3 months ago, I was unaware that dogs could suffer from epilepsy. It wasn’t until my dog experienced a seizure that I became familiar with this condition.
I’m lucky that I haven’t witnessed Maisie lose control as I know I’d feel helpless when unable to comfort her. Instead I was made aware that she had a fit from a phone call home. The words fit and epilepsy immediately caused me to worry and think the worse and it’s times like that when I wish I was just 5 minutes from home so I could be cuddled up with my favourite Springer Spaniel. After her first two episodes and a run of blood tests, my parents were simply advised to keep an eye on her. Then like Jack, Maisie suffered from a cluster of seizures and was put on regular medication.
Maisie takes the drug, epiphen twice a day and it’s naturally become a part of her daily routine as well as ours. It should be given at roughly the same time so Maisie takes it at 8am and 8pm as inconsistency can trigger seizures. A liquid form is available but like most, Maisie takes it in the form of tablets. These are so miniscule that there’s no need to hide them in your dog’s favourite food, a trick we often used so it’s saved us a lot of cheese. Like any medication, there runs the risk of side effects but I feel the knowledge of them can alter our interpretation of Maisie’s behaviour as we’ve become cautious. Whilst we may have let a few things slide during puppy training (just look at the way she’s sat on the sofa like the Queen of Sheba), Maisie was never a dog to beg for food. Yet in the last few months, she’s done just that and it’s caused her to eat whatever she finds. Why she finds attraction in animals faeces is beyond me but it certainly makes me not want to be the receiver of one of her wet kisses. Whether she’s sleepier is hard to tell, she’s always been a dog who enjoys a nap but outside she’s still full of energy.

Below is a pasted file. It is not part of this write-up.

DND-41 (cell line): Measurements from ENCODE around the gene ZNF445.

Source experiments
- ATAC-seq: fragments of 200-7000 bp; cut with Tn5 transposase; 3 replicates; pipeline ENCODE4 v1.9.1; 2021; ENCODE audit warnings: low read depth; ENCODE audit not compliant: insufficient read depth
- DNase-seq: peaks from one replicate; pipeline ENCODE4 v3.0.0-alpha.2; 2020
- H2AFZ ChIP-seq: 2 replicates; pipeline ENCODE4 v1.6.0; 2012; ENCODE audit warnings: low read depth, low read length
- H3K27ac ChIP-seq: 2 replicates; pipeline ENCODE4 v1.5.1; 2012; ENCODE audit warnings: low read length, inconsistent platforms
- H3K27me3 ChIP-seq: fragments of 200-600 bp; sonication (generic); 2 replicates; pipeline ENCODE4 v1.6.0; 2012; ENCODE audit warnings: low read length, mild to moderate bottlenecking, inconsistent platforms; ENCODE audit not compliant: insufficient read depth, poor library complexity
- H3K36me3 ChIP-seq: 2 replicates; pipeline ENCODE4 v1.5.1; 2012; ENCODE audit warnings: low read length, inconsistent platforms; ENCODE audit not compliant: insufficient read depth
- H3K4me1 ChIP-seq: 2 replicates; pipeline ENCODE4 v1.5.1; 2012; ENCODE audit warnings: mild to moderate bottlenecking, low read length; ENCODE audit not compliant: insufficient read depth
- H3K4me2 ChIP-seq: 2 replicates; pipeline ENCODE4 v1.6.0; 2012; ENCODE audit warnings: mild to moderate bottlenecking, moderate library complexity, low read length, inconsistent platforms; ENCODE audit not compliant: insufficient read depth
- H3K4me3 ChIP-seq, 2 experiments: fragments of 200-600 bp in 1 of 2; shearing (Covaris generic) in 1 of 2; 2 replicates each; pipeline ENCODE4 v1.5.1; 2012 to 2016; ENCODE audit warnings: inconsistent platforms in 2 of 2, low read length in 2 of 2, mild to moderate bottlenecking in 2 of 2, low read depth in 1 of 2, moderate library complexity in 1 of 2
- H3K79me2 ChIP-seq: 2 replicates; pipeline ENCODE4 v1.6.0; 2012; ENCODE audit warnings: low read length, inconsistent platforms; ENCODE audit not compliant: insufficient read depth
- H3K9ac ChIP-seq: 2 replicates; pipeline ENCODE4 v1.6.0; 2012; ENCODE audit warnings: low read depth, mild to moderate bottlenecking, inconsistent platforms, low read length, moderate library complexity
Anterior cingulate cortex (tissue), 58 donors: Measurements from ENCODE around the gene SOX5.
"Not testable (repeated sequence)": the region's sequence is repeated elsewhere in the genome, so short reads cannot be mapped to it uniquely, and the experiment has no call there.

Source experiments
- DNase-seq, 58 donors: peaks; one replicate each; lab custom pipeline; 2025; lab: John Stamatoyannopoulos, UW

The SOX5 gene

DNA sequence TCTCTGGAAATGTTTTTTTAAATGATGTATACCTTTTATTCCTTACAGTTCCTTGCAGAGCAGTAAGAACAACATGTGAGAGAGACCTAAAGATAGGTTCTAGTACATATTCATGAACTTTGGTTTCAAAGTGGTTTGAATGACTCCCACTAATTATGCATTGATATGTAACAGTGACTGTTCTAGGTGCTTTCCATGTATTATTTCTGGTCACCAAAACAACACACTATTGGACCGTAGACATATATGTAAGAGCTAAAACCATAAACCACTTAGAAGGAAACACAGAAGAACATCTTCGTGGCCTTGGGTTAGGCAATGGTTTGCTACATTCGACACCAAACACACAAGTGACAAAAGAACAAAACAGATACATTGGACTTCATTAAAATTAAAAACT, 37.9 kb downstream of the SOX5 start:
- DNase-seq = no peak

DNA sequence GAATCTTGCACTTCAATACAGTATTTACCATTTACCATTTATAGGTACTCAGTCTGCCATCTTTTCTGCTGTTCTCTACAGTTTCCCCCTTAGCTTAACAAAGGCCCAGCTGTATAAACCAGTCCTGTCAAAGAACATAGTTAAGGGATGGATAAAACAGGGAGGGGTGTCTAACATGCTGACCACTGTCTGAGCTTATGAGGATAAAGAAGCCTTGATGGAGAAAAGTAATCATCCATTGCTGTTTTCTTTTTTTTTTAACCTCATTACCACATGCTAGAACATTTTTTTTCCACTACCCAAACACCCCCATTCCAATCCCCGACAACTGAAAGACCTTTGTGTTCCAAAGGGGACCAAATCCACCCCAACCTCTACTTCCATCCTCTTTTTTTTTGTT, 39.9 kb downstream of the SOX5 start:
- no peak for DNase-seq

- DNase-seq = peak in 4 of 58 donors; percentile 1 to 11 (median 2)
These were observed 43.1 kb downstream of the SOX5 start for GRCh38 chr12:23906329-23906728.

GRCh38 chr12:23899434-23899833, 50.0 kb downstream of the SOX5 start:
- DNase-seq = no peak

Since suffering from epilepsy, the only changes are her medication and a new fashion piece, a tag for emergencies which Maisie models perfectly, if I do say so myself. Maisie is my living proof that epilepsy does not control a dogs life. Of course, it’s always something we will keep our eye on but for now Maisie is continuing to lead a normal healthy life as my selfie-taking partner in crime, suffering from no fits since the medication.
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By Emma Upshall